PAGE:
A property owner who hired a contractor to spray herbicide may be liable for damages if the herbicide killed trees on an adjacent property, according to the Wisconsin Supreme Court.
The court, in a decision released Thursday, decided that Independence resident Robert Luethi hired an independent contractor to do a service that is “inherently dangerous,” and thus could be liable to pay for damage, even though he was not the person who performed the work. The justices ruled the case is in line with an exception, established by state case law, to the rule that an employer cannot be sued over a contractor’s work.
Luethi hired Briarwood Forestry Service LLC, Pigeon Falls, in 2008 to spray herbicide to get rid of a plant called prickly ash on his property. The herbicide wound up killing 79 trees on Luethi’s neighbor’s property, however, according to court documents.
The neighbors, Bruce and Kelli Brandenburg, sued Luethi in 2011 but Trempealeau County Circuit Judge John Damon ruled in Luethi’s favor in 2012, saying the case did not meet the previously-established exception to the contractor rule. The Wisconsin Court of Appeals then took up the case and found the case did meet the exception, however, reversing Damon’s decision.
In its ruling, the state Supreme Court upheld the appellate court’s decision and ordered the case sent back to the circuit court so it can determine if Luethi was negligent and, if so, what he may have to pay for damages.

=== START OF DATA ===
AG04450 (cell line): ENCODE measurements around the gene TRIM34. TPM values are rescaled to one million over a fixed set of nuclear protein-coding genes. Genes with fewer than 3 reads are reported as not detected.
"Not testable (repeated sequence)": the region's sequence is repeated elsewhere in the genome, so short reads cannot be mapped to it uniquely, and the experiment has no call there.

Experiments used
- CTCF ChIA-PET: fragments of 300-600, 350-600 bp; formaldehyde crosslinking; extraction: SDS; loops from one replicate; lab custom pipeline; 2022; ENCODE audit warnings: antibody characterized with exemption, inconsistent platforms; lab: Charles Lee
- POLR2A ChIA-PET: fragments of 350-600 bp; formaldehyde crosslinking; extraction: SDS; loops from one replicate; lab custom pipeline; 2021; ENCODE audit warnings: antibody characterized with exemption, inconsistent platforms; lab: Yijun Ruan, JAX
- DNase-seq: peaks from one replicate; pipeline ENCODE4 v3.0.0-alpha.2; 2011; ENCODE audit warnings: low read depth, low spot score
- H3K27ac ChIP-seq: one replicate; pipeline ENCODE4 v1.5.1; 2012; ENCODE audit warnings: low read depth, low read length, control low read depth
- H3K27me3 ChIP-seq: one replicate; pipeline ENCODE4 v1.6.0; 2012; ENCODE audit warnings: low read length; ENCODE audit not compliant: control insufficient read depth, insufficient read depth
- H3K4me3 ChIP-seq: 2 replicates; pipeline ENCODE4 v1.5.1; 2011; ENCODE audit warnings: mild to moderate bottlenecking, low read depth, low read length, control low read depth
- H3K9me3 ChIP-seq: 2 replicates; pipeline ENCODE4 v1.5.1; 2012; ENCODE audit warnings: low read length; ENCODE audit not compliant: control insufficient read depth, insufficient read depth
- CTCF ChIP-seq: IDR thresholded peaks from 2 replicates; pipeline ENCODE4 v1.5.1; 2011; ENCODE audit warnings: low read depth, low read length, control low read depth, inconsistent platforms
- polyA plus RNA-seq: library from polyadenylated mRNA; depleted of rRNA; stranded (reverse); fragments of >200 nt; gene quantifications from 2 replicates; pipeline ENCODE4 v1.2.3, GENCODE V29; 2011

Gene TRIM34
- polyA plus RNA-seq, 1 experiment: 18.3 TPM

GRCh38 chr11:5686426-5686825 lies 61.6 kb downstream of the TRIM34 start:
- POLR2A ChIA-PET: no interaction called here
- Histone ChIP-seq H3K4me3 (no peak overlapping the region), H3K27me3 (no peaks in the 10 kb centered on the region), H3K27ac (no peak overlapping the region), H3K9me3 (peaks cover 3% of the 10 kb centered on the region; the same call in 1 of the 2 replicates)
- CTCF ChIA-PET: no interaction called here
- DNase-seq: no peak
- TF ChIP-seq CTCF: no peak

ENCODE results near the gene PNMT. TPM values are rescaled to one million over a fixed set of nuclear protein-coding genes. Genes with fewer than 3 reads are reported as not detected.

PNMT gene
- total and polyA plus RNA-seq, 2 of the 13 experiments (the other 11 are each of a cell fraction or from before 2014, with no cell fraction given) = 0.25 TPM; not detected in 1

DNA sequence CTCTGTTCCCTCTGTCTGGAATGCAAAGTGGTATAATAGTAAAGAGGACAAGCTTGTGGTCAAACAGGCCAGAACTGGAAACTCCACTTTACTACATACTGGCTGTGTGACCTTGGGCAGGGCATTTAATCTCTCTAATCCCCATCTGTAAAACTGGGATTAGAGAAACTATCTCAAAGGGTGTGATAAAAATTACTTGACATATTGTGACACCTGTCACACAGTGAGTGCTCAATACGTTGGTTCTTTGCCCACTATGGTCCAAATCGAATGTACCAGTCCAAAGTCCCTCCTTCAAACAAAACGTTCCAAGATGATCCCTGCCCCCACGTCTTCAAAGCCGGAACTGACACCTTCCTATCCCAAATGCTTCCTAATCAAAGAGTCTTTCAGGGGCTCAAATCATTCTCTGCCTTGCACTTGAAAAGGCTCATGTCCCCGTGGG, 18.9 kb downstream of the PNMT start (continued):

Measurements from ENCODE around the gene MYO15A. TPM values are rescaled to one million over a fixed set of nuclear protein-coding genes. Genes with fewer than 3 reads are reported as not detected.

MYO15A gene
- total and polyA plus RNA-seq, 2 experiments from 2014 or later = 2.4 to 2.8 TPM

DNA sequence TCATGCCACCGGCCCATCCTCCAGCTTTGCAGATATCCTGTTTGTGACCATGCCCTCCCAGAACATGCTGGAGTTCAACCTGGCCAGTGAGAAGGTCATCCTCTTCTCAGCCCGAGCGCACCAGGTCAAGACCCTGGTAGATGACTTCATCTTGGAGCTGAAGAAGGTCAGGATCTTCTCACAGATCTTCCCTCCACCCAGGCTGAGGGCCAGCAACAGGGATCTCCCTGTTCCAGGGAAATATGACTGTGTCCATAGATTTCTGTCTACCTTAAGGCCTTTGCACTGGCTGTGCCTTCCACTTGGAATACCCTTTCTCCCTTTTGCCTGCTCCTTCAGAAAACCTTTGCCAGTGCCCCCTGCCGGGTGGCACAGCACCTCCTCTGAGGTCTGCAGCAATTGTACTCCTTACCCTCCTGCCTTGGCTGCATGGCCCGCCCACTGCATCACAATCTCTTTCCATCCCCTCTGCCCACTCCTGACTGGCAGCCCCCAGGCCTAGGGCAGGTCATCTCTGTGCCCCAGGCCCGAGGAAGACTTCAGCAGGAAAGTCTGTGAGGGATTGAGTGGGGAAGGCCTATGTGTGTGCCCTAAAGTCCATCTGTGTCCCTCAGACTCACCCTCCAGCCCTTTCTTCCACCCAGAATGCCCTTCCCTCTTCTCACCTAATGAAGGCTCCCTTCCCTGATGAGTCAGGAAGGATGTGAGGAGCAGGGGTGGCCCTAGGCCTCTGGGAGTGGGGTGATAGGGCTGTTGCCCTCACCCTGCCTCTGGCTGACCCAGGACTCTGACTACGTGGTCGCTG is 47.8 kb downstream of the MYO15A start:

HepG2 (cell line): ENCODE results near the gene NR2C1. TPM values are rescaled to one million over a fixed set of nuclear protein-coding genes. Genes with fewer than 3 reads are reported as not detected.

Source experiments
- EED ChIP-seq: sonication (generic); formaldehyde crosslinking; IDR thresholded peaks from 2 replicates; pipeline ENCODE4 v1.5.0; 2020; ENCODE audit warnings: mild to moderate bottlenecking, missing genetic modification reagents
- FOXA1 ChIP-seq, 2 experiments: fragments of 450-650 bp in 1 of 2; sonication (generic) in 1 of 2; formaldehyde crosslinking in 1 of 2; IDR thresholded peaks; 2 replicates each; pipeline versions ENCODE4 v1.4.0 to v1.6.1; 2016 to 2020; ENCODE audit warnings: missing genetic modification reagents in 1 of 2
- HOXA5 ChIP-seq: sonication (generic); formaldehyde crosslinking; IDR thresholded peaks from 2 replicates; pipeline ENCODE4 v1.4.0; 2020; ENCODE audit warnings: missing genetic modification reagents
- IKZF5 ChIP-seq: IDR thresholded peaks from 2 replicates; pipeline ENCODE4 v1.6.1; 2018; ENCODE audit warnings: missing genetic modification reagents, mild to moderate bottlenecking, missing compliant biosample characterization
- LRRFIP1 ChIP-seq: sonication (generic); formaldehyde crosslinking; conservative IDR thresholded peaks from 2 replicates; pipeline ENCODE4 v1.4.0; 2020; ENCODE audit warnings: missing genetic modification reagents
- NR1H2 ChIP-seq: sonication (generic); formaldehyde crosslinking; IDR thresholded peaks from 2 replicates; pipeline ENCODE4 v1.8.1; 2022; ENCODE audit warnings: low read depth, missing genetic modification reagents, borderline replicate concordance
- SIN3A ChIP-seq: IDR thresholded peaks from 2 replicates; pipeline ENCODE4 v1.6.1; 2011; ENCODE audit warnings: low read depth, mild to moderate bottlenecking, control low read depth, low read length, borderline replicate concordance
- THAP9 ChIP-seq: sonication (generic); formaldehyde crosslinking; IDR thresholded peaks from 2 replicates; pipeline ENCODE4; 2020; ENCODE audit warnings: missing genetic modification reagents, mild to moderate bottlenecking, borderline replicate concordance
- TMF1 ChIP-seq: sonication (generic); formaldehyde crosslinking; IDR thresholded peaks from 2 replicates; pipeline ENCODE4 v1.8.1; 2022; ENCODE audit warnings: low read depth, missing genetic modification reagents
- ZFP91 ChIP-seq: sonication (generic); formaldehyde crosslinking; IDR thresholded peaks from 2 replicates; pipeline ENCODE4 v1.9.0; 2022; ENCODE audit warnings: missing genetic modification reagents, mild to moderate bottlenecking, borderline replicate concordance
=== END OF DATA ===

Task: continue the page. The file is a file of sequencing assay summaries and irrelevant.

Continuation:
In an opinion authored by Justice Patrick Crooks, the court declined to change anything about the exception to the law. According to the majority opinion, herbicides pose “a ‘naturally expected risk of harm’ to trees on neighboring properties.”
“The record contains uncontroverted evidence that the chemical used here is capable of killing 56 ‘woody plant’ species, including oak, birch, poplar and maple trees,” according to the opinion.
Thomas Terwilliger, who represents Luethi and Briarwood Forestry, said the decision puts pressure on homeowners to hire insured contractors since they could be liable for a contractor’s work should a problem arise. This could be problematic, he said, since a lot of contractors don’t carry insurance.
Because of this case, Terwilliger said, “any homeowner who hires a contractor to perform work which has potential danger with it is financially responsible for the contractor’s work.”
An attorney for the Brandenburgs did not immediately return calls Monday.
Three members of the court – Chief Justice Shirley Abrahamson and Justices Ann Walsh Bradley and David Prosser – disagreed, in part, with the majority’s opinion. According to their dissent, they agreed the case should be classified as an exception to the contractor rule, but said no negligence was demonstrated on Luethi’s part, and that a judge or jury should not have to make that determination.
According to the dissent, written by Abrahamson, “because the court has already determined as a matter of law that the herbicide spraying by the independent contractor in the instant case constituted an inherently dangerous activity and nothing in the complaint or record avers Luethi’s negligence, no inquiry into Luethi’s level of care is necessary.”
[follow id=”eheisigWLJ” size=”large” count=”true”]